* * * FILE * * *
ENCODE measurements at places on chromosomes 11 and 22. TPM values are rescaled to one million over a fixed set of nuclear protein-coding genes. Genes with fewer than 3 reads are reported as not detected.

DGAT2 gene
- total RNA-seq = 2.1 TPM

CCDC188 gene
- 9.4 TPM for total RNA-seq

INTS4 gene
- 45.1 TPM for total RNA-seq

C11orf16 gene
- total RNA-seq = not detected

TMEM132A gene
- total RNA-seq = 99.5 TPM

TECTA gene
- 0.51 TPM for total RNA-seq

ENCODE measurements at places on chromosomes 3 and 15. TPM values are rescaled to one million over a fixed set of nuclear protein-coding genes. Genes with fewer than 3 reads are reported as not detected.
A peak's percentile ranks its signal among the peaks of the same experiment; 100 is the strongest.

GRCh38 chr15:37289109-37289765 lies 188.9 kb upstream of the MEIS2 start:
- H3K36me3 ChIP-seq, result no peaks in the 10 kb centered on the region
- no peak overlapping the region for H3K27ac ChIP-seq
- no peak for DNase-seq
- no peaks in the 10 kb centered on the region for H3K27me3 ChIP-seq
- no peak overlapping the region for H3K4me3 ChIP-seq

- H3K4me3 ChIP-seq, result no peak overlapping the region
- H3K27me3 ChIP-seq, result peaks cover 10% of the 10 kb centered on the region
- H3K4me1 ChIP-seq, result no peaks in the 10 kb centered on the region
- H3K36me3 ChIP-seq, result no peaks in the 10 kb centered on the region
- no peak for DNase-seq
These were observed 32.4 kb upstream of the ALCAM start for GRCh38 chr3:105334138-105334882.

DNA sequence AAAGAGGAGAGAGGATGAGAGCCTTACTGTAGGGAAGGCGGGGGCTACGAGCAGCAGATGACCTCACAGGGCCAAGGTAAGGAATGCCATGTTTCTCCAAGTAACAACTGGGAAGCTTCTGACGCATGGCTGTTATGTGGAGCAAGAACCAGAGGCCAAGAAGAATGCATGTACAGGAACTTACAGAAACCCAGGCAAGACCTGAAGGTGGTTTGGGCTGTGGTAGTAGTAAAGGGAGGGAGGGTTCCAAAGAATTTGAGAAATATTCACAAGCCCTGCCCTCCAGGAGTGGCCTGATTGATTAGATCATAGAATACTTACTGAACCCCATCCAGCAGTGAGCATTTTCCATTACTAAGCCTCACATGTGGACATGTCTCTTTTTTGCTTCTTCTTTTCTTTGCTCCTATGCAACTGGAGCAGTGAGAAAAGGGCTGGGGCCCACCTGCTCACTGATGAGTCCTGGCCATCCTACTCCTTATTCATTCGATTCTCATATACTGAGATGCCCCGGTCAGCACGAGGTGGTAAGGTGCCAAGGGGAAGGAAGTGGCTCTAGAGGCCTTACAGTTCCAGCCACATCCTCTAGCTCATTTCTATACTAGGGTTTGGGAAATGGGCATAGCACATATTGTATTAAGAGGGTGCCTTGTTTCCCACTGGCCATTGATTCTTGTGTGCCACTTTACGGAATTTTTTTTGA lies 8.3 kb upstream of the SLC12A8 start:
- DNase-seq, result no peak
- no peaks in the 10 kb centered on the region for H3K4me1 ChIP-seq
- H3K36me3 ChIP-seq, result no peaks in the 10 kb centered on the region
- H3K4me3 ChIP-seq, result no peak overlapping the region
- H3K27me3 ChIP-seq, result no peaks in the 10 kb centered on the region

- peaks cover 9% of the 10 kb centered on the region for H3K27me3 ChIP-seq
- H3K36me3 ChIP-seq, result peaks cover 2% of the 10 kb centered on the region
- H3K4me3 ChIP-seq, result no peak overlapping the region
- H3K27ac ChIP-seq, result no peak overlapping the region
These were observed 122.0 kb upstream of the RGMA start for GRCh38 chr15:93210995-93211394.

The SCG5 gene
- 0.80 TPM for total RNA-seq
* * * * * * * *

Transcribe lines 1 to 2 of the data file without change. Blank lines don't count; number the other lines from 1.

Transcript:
ENCODE measurements at places on chromosomes 11 and 22. TPM values are rescaled to one million over a fixed set of nuclear protein-coding genes. Genes with fewer than 3 reads are reported as not detected.

DGAT2 gene